I was impressed, though, that he didn't make a fuss, as I'm sure there were a few who did (and those prompting him to). Hopefully that will be the case if WotC ever enforces it universally. I can only pray to the MTG Gods that they do! It just feels more user-friendly and intuitive to me, and those are always good qualities.
Time will tell how these recent changes will effect the game in the long run, but most of them seem positive! Here is the official link to the rule changes.
And on another note...
B&R Announcements (7/13/2015)
There were no changes to any sanctioned format during this Banned and Restricted Announcement.
Tiny Leaders: However, the Tiny Leaders had its B&R list updated. Grindstone is banned. Painter's Servant is unbanned.
I'm not sure this was the update to the B&R many fans of the format were hoping for (I think some were calling for the ban of Ezuri and Geist), but it's the one they get for now. I don't think it will shake up the format, but you never know. I have yet to play the format, even though I've been intrigued by it for months. I just follow along with news and the community. Some fear its charm is fading and it will never fully gain a foothold, others strongly disagree. It's a topic I look forward to discussing at some point.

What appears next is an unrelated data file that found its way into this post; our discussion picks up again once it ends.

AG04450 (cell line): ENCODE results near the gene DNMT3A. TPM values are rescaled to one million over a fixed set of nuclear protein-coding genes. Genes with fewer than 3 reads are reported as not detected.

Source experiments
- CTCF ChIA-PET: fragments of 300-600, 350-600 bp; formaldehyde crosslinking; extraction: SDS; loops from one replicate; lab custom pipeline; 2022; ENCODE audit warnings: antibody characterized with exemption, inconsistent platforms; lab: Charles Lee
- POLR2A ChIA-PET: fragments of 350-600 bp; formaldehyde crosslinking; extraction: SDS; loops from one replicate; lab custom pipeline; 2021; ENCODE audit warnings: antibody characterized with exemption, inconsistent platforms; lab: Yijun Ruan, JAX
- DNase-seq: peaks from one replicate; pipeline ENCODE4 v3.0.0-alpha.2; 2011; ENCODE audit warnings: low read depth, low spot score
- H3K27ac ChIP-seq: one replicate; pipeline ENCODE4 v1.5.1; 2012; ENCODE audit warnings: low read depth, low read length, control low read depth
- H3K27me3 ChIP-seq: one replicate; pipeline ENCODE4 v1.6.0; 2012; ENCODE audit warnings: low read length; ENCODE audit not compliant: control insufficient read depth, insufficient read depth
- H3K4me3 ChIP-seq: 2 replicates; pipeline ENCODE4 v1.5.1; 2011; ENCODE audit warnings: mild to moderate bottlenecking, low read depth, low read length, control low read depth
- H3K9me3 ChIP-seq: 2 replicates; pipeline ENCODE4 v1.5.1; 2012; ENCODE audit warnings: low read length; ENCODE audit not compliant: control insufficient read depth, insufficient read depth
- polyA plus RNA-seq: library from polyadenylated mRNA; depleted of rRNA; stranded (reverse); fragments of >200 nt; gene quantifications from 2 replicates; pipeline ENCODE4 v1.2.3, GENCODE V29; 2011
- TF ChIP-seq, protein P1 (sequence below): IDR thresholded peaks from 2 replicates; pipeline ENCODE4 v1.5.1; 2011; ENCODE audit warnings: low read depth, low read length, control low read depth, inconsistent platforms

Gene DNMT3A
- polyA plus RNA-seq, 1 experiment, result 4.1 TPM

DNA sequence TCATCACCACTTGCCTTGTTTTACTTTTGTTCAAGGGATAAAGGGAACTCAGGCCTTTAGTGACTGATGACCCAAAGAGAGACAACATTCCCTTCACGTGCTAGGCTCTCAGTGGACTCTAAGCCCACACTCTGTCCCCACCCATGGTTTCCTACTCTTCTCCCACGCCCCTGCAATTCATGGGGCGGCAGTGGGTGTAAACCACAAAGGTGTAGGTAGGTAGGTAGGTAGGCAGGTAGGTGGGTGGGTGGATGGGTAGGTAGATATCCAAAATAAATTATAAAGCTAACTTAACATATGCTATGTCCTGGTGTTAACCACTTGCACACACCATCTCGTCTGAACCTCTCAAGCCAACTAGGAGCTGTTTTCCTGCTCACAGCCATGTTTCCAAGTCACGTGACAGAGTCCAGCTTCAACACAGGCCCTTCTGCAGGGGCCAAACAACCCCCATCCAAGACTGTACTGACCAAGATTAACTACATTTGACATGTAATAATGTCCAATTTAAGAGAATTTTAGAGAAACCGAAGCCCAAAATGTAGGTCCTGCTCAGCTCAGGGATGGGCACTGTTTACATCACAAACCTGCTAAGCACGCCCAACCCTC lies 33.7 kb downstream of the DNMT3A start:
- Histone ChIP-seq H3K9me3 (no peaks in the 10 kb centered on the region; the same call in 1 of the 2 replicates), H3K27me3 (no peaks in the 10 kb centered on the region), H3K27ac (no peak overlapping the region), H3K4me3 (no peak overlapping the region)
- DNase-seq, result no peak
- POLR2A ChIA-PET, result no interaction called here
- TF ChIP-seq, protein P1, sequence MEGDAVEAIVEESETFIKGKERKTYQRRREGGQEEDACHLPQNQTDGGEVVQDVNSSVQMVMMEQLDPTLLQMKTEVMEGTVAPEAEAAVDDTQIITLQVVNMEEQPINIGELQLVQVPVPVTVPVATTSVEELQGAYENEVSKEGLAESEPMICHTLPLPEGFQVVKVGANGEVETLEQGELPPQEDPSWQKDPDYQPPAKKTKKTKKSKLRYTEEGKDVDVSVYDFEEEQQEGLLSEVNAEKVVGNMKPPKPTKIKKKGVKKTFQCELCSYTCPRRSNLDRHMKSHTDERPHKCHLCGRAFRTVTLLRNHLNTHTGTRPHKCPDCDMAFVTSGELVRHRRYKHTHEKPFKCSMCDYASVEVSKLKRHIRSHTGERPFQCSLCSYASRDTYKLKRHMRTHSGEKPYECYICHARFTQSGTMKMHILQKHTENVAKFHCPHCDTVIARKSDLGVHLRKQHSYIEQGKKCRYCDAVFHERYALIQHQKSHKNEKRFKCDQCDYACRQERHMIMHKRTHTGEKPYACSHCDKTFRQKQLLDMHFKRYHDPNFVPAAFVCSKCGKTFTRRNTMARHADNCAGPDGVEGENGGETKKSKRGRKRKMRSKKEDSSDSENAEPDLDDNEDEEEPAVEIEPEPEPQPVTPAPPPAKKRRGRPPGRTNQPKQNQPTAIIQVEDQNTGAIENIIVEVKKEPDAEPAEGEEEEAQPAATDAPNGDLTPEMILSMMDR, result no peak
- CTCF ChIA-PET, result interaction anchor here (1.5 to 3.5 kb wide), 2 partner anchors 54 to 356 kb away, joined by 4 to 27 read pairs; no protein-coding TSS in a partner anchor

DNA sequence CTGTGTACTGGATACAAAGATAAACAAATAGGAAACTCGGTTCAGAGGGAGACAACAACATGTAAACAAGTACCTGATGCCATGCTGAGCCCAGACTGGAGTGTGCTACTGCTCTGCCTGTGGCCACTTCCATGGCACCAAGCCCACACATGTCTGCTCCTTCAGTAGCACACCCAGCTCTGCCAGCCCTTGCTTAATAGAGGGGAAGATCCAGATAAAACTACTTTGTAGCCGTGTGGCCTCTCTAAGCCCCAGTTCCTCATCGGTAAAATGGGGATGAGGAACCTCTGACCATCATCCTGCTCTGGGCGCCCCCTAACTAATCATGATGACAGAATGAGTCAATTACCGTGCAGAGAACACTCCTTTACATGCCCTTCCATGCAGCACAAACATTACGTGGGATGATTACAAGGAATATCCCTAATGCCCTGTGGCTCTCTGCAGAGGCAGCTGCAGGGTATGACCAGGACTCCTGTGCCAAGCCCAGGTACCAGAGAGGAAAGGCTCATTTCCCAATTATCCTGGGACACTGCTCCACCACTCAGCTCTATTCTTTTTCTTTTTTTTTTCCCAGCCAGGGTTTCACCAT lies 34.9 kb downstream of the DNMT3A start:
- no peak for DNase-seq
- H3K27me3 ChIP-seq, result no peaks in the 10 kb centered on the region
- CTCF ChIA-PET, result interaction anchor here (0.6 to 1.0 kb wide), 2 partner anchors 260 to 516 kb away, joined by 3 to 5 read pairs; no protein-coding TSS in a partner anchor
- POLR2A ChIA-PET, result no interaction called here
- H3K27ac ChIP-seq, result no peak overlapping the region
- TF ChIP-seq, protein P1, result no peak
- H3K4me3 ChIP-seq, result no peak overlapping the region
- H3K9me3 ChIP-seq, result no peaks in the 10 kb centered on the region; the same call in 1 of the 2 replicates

If unfamiliar with the Tiny Leaders format I suggest you check it out!
What are your thoughts on the new mulligan rule? Have you tested it out yet? Do you feel that video footage reviewing should be allowed on judge rulings during featured matches, or do you feel it's unfair to the community at large? Do you use the standard layout when playing Magic: The Gathering, or a unique one? What are your thoughts on the enforced layout for players in video feature matches? Do you play Tiny Leaders? If so, was the recent update to its B&R list spot on, or lacking? What changes would you like to see made on any B&R list, sanctioned format or otherwise?